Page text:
However, if Google needs more data before it can grade the asset, it will be labeled as “Learning”.

This tells you that your customer is most interested in the convenience of installing your product after they purchased, such as it taking only a few minutes to install. You should then look to further iterate this “advantage” in your future ads. You can also use this data to improve your business landing page by mentioning the convenience of easy installation. Perhaps it’s so simple that no manual book reading is needed. The “Best” rating tells you a lot about not just what works in your ads but what works with your customers. Remember this point.

Next, you should keep “Good” ad assets as Google finds them to perform well. The priority should be to replace the “Low” ad assets. These are underperforming and possibly draining your budget. So get rid of them as quickly as possible and replace them with new ad assets. You can even draw inspiration from the “Best” ones.

4. You can use Ad Customizers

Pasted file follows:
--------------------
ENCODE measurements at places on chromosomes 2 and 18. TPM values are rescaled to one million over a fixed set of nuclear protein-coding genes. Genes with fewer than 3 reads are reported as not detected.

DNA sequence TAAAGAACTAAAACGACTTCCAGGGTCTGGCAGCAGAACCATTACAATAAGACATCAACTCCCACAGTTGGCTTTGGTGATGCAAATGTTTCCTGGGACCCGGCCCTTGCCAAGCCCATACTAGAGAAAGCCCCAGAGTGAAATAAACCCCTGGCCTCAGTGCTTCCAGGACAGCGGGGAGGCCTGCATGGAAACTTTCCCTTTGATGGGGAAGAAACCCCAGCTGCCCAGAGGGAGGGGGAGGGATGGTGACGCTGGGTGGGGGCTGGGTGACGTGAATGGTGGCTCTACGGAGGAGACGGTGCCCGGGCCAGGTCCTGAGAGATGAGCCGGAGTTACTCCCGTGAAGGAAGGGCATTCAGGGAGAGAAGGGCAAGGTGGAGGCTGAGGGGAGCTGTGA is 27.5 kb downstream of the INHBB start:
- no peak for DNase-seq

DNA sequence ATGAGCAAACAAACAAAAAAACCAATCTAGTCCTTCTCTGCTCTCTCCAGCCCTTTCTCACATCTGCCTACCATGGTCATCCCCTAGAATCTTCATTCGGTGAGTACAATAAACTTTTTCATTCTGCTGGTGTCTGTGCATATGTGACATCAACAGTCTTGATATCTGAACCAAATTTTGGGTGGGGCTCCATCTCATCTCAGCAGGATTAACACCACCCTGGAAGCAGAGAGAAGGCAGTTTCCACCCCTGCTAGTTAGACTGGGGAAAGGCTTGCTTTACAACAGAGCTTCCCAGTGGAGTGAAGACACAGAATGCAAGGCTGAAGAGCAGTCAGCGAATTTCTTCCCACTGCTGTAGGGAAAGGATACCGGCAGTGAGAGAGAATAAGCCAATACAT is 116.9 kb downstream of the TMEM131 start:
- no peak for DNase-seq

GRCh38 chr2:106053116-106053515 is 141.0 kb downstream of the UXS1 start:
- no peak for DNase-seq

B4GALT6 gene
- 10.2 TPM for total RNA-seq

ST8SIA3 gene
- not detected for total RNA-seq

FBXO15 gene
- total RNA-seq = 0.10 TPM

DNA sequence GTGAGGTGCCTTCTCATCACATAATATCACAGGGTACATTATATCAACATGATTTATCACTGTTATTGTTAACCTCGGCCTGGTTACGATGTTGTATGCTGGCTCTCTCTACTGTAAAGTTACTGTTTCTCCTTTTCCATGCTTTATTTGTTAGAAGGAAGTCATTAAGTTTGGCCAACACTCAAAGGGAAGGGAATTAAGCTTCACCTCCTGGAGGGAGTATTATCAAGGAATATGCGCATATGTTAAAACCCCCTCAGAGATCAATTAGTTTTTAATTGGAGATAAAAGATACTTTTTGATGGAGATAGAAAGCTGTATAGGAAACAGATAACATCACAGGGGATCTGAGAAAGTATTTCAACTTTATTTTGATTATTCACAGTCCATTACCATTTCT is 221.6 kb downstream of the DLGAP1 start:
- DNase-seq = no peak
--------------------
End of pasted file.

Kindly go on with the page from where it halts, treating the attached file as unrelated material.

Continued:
Don’t forget that you can also use ad customizers in your RSAs. They worked in the ETAs and works in RSAs as well. Ad customizers improve your ad relevancy, click-through rates and provide timely information that your customer may want to know.

There are 3 main types of ad customizers you can use. Dynamic keyword insertion, countdown, and location. There is also a 4th tool called “Ad Customizers” where you can fine-tune and control how your ads look based on each searcher with a feed.

5. Counterintuitive – Reduce your assets for faster optimization

This tip is counterintuitive. While everyone recommends you fill up all the available ad spaces, 15 headlines, and 4 descriptions. At times when you need data quickly for faster optimization, you should reduce your assets. Still, keep the diversity, but using fewer assets will help you quickly get a performance rating on each of them. Fill it up entirely if you are willing to wait for a while before optimizing, or you have a bigger budget, which will allow data to be collected at a much faster rate.